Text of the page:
By FWi staff

DESPITE a large increase in the tenanted sector during 2000, the news is not all good for tenant farmers, according to the Tenant Farmers Association.

Recent figures released by the Central Association of Agricultural Valuers show that an extra 38,000 acres were brought into the sector for the year ending October 2000.

But George Dunn, chief executive of the TFA, says this hides a number of worrying trends.

Although he believes it is heartening that farm business tenancies are encouraging more let land to come to the market, he says rental terms are too short to allow tenants time to develop the holdings.

The average term for all lets was only four years, and 11 years on equipped units.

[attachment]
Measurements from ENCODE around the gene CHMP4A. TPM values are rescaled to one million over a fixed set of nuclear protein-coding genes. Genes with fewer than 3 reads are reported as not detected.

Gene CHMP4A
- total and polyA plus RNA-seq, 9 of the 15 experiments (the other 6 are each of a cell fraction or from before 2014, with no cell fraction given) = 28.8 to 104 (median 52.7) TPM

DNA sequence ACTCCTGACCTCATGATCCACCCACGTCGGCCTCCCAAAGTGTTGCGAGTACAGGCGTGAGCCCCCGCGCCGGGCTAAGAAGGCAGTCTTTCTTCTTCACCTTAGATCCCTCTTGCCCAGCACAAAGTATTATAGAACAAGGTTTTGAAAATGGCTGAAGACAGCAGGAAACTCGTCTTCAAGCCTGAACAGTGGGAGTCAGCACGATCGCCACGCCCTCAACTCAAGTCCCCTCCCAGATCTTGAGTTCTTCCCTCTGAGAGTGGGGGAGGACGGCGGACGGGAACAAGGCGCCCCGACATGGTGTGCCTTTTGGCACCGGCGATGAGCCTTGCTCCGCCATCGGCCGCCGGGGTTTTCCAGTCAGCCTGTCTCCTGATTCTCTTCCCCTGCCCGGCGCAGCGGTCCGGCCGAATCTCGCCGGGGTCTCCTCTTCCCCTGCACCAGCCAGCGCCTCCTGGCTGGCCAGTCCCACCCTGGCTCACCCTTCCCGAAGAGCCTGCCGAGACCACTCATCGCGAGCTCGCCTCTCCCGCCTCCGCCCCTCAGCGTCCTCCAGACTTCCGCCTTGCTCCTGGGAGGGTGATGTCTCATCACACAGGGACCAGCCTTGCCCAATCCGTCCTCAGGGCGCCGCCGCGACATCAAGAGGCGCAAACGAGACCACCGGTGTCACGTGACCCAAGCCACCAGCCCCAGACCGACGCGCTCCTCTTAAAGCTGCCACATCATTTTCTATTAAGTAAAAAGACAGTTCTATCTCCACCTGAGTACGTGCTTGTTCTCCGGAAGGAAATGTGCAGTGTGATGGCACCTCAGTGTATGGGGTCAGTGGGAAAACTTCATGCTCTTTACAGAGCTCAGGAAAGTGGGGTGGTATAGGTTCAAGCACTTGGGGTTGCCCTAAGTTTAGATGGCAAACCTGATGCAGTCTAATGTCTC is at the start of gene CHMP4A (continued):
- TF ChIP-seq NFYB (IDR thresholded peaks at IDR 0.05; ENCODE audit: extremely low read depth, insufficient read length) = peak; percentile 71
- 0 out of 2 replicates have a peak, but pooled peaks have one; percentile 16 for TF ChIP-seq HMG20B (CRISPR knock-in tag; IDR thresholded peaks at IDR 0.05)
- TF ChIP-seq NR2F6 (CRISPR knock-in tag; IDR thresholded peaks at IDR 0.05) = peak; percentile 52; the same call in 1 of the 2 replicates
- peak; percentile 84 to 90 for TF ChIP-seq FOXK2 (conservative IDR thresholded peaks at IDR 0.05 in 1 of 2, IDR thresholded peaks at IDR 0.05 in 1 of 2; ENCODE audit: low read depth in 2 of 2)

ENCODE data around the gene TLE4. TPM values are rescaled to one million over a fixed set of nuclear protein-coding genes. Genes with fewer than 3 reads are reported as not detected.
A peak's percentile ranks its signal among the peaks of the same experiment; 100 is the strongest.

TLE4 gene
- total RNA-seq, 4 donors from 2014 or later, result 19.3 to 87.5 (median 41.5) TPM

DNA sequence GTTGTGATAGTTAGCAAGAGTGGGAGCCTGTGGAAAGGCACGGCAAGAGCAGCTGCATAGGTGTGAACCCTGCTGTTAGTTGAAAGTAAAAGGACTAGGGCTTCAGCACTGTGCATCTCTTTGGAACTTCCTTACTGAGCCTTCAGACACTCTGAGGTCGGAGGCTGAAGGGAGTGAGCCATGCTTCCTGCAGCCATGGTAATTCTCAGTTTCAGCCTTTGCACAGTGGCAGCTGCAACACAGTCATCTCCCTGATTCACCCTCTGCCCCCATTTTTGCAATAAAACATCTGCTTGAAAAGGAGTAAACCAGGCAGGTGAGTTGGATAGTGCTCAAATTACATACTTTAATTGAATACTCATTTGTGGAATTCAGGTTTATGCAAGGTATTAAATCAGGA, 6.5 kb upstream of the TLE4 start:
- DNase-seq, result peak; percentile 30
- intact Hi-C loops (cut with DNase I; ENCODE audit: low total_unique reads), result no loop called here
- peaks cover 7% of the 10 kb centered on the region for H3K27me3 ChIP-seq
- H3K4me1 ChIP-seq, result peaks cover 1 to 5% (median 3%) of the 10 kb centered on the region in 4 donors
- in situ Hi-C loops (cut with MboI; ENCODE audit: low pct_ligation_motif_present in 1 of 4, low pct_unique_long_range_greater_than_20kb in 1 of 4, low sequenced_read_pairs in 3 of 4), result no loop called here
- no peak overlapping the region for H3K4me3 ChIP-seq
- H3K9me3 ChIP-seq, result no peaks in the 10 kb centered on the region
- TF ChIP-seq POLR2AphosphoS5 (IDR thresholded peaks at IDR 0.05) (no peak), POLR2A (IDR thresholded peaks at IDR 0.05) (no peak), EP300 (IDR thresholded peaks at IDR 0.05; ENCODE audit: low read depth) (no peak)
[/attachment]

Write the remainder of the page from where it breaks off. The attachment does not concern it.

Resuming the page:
The TFA is also concerned that fewer than 10% of all farms were let with a dwelling, and only 20% had any buildings.

Only one in seven assured 1986-act tenancies coming up for renewal due to death or retirement of the incumbent were succeeded.

Reg Haydon, TFA chairman attributes a number of these cases to the lack of a successor or unwillingness by the farmers offspring to get involved in a depressed industry.

However, Jeremy Moody, of the CAAV, points out the increase in the amount of tenanted land might itself be an indication of the troubles facing the industry.

Under increasing pressure from diminishing farm incomes many producers are withdrawing from farming and letting out their land.